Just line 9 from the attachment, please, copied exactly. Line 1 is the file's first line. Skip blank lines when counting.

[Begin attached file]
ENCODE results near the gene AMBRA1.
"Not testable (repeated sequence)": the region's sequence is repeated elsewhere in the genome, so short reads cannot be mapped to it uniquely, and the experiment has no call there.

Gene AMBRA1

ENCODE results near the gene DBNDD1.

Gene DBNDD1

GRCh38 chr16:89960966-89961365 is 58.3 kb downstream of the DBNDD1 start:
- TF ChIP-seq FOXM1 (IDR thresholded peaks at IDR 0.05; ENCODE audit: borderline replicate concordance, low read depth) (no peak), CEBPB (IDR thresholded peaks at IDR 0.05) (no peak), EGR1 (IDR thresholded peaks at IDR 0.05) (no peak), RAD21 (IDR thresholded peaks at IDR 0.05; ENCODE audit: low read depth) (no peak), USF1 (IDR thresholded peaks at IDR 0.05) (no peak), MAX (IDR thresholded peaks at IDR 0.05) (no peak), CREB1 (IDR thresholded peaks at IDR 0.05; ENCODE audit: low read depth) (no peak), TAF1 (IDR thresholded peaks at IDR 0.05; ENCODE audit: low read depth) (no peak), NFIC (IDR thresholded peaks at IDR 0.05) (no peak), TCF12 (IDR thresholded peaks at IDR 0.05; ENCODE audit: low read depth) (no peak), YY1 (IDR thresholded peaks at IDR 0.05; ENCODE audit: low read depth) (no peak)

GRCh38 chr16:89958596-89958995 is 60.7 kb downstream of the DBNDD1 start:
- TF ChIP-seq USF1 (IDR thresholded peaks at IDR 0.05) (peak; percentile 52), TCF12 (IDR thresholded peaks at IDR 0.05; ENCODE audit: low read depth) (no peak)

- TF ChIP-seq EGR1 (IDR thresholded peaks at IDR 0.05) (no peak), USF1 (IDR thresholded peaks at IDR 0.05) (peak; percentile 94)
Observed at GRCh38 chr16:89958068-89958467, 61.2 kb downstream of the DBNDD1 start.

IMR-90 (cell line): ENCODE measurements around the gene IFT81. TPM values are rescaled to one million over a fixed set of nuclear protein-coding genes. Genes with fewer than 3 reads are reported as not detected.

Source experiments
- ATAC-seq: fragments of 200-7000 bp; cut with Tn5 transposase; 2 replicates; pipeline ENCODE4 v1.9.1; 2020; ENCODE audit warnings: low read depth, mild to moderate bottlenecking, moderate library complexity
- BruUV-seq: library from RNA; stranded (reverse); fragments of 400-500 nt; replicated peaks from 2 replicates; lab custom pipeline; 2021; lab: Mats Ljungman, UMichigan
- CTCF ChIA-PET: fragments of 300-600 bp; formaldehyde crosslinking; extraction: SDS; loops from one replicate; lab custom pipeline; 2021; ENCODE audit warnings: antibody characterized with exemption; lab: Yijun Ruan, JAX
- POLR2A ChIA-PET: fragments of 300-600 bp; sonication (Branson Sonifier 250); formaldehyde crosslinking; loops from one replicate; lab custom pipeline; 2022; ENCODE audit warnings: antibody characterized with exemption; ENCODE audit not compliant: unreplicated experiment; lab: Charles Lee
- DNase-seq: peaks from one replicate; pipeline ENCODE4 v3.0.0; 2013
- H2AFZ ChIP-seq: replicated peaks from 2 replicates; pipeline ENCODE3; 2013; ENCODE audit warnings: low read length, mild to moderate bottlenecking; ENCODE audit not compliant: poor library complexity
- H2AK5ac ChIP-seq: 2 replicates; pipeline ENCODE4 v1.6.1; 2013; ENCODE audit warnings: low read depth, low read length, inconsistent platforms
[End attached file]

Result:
- TF ChIP-seq USF1 (IDR thresholded peaks at IDR 0.05) (peak; percentile 52), TCF12 (IDR thresholded peaks at IDR 0.05; ENCODE audit: low read depth) (no peak)